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“Bite-Size Bits of Local, National, and Global History”
Newport News, Virginia — The American South (Mid-Atlantic)
 

Two USCT Heroes

Freedom in Their Bones

 
 
Two USCT Heroes CWT Marker image. Click for full size.
By Bernard Fisher, July 20, 2013
1. Two USCT Heroes CWT Marker
Inscription. Two African American Civil War veterans, Pvt. Edward Diggs and Sgt. Anthony W. Poole, are buried here. Each enlisted in Co. G, 36th U.S. Colored Troops, in Yorktown. Blacks sought to enlist earlier in the war but were banned until after the Emancipation Proclamation was issued on January 1, 1863. About 200,000 served under the Stars and Stripes. A former slave wrote, “I felt like a man with a uniform on and a gun in my hand. I felt freedom in my bones.”

Black recruits, mostly escaped slaves from eastern North Carolina and southeastern Virginia, formed the regiment. Poole (born in Surry County on August 30, 1845) enlisted and was appointed sergeant on October 3, 1863. Diggs (born in James City County in January 1845) enlisted as a private on October 5. The 36th guarded Confederate prisoners at Point Lookout, Maryland, and then fought around Petersburg and Richmond. On September 29, 1864, Poole was wounded in action as the regiment captured the Confederate lines at the base of New Market Heights east of Richmond. On April 3, 1865, the 36th was among the first regiments to enter the city. The 36th was ordered to Brazos Santiago at the southern tip of Texas on the Gulf of Mexico. En route, at Fort Monroe, Poole was discharged on June 3, 1865. Diggs was discharged in New Orleans on October 28, 1866.

Poole,
Two USCT Heroes CWT Marker image. Click for full size.
By Bernard Fisher, July 20, 2013
2. Two USCT Heroes CWT Marker
a widower, died on September 12, 1912. Diggs received a pension in 1890. His wife, Susan, received a widow’s pension in 1914 after he died.

“Once let a the black man get upon his person the brass letters, U.S., let him get an eagle on his shoulders and bullets in his pocket and there is no power on earth that can deny that he has earned the right to citizenship in the United States.” – Frederick Douglass

(captions)
Unknown U.S. Colored Troops sergeant Courtesy Library of Congress
Unknown U.S. Colored Troops soldier with family Courtesy Library of Congress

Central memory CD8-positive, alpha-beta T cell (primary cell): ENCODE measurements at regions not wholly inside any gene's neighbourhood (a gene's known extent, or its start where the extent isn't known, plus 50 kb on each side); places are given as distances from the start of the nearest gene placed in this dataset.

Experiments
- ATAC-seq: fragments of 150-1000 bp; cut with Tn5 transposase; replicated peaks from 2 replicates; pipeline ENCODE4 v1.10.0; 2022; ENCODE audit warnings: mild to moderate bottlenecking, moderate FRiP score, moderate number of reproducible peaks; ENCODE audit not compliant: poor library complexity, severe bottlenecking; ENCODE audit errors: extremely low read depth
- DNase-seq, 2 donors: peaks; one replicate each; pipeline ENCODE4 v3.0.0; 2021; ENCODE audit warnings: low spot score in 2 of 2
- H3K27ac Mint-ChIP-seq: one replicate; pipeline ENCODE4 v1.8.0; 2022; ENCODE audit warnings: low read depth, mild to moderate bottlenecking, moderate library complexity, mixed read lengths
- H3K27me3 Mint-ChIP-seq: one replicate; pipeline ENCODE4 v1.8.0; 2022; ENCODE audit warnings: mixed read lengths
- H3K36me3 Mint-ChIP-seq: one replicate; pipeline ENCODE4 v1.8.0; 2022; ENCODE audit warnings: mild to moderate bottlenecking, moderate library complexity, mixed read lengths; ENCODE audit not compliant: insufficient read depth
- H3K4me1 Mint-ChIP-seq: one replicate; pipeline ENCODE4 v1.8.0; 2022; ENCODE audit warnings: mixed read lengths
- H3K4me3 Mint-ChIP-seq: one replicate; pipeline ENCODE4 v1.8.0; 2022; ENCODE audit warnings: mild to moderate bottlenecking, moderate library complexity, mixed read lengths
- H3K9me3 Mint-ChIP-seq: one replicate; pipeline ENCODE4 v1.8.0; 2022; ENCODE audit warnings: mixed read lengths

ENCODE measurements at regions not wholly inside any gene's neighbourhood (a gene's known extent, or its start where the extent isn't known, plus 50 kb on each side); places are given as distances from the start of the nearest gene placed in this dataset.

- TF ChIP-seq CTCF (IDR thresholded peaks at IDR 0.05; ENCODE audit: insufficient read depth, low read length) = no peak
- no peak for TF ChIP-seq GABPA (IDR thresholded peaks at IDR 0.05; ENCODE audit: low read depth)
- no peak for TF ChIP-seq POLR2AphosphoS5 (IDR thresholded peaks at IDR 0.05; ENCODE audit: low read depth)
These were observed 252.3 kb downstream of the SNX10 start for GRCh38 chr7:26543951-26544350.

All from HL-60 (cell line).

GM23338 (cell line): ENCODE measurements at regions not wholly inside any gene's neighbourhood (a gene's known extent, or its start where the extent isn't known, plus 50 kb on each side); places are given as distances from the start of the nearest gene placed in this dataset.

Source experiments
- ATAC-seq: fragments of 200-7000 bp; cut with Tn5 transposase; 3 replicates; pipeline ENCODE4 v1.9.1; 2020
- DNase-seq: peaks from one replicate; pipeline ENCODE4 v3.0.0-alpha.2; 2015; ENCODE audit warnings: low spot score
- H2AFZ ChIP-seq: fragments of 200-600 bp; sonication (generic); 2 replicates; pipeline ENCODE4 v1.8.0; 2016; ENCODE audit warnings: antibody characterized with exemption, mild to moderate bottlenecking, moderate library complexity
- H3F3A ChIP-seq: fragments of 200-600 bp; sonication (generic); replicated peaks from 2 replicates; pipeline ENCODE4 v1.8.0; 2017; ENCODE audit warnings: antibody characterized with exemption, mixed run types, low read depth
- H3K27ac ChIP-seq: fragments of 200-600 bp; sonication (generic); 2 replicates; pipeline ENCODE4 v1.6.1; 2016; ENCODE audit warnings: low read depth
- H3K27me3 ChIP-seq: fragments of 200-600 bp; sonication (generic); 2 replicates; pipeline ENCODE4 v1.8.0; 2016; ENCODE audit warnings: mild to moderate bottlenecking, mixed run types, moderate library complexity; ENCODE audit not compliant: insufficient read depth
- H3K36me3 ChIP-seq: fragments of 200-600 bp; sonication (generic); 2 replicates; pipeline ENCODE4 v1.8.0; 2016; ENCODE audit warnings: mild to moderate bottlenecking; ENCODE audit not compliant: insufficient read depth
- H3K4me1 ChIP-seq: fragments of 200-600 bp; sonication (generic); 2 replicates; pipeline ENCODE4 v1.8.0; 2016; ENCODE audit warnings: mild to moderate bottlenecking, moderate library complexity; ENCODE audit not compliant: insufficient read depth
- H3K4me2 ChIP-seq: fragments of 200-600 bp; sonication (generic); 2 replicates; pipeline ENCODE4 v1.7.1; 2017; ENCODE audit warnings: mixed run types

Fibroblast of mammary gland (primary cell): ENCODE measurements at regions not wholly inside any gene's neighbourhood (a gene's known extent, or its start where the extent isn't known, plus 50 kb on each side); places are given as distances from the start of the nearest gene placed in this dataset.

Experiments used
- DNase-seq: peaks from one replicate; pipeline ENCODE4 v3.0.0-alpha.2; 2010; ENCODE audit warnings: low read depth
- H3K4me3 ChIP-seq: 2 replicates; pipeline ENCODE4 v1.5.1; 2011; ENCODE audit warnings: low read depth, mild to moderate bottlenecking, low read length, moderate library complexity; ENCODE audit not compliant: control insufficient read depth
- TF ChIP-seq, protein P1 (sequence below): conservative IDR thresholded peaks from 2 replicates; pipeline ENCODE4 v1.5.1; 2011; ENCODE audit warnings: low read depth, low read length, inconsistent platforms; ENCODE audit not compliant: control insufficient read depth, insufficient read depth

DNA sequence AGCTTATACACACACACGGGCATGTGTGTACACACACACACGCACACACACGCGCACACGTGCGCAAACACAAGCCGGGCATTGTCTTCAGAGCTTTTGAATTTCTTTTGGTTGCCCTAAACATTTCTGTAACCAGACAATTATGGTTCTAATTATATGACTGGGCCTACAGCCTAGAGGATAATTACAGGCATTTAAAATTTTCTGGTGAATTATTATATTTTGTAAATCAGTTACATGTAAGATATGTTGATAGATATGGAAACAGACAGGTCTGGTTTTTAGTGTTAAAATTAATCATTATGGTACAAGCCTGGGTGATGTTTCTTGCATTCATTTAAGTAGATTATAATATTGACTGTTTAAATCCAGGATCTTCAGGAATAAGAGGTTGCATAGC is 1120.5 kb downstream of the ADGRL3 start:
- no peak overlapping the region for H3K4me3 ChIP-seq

Erected by Virginia Civil War Trails.
 
Location. 37° 7.232′ N, 76° 31.363′ W. Marker is in Newport News, Virginia. Marker can be reached from Campbell Road 0.1 miles north of Warwick Boulevard (U.S. 60), on the right when traveling north. Click for map. Marker is at or near this postal address: 3628 Campbell Rd, Newport News VA 23602, United States of America.
 
Other nearby markers. At least 8 other markers are within 2 miles of this marker, measured as the crow flies. Providence Mennonite Church (approx. 0.9 miles away); Young’s Mill (approx. 1.1 miles away); a different marker also named Young’s Mill (approx.
Pvt. Edward Diggs gravesite image. Click for full size.
By Bernard Fisher, July 20, 2013
3. Pvt. Edward Diggs gravesite
1.1 miles away); Mathews Mill (approx. 1.1 miles away); a different marker also named Young’s Mill (approx. 1.1 miles away); First Peninsula Defense Line (approx. 1.1 miles away); Warwick County Confederate Monument (approx. 1.2 miles away); Warwick Courthouse (approx. 1.2 miles away). Click for a list of all markers in Newport News.
 
Categories. African AmericansCemeteries & Burial SitesWar, US Civil
 
Sgt. Anthony W. Poole gravesite image. Click for full size.
By Bernard Fisher, July 20, 2013
4. Sgt. Anthony W. Poole gravesite
Unidentified African American soldier in Union sergeant uniform holding a rifle image. Click for full size.
circa 1863
5. Unidentified African American soldier in Union sergeant uniform holding a rifle
Library of Congress [LC-DIG-ppmsca-27058]
Unidentified African American soldier in Union uniform with wife and two daughters image. Click for full size.
circa 1863
6. Unidentified African American soldier in Union uniform with wife and two daughters
Library of Congress [LC-DIG-ppmsca-26454]
 
 
Credits. This page originally submitted on , by Bernard Fisher of Mechanicsville, Virginia. This page has been viewed 490 times since then and 2 times this year. Photos:   1, 2, 3, 4, 5, 6. submitted on , by Bernard Fisher of Mechanicsville, Virginia. This page was last revised on June 16, 2016.
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